Dealing with anti-social behaviour: Examples from practice
Guidance for housing managers
- At the Sutton Housing Partnership staff receive training that promotes joint agency working and early intervention. This enables them to spot support needs and potential risk when they sign up a new tenant, visit a property or investigate a complaint of anti-social behaviour.
- The government is working with three authorities (Manchester, West Lindsey and Brighton & Hove) to trial the ‘Community Trigger’, which will give victims and communities the right to require action to be taken where a persistent problem has not been addressed.
- In Birmingham a partnership approach to tackling anti-social behaviour has been developed by the Safer Birmingham Partnership. The Safer Estates Agreement is used by all social landlords in Birmingham.
- Bournville Village Trust has a number of offices and community halls that are hate crime reporting centres. Front-line staff have had training from West Midlands Police in how to deal with such reports.
- Ocean Housing made changes to its policies following the serious case review into Steven Hoskin’s death. It committed to:
- inform care managers in writing of extensions to probationary tenancies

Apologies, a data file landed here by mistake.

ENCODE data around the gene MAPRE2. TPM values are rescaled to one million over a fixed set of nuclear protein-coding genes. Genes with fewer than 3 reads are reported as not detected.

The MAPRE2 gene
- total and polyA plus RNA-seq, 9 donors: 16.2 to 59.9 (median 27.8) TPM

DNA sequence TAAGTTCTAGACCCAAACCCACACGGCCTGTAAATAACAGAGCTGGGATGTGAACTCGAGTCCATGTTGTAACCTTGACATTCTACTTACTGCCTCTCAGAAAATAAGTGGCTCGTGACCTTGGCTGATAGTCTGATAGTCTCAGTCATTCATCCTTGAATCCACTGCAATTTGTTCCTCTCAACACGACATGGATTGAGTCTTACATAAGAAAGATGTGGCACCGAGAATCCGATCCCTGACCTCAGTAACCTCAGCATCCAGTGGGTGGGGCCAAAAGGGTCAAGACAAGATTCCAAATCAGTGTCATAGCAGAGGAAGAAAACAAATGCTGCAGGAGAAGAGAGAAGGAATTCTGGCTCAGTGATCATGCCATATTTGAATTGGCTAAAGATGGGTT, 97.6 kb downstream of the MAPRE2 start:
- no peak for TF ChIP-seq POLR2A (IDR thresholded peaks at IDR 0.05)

- inform the police and care managers of damage to the tenancies of vulnerable tenants
- review vulnerable tenants’ rent arrears and complaints policy and procedures
- ensure that tenants who cannot read are not sent letters and notices
- review staff training
- introduce a new safeguarding vulnerable tenants policy. 
- The Richmond Housing Partnership used a risk matrix as part of wider Home Office commissioned trials to improve responses to anti-social behaviour. The matrix comprises a set of simple questions to help identify repeat and vulnerable victims. It aids the collection of evidence on anti-social behaviour by creating quantifiable accounts of the behaviour’s impact. Using this system, the Partnership has secured emergency injunctions in 24 hours to temporarily ban anti-social tenants from their homes. The Partnership has saved itself thousands on lawyers’ bills by training its housing officers to secure the injunctions themselves.  The outcome was not only that victims were better protected but also that the needs of abusers with care and support needs were addressed.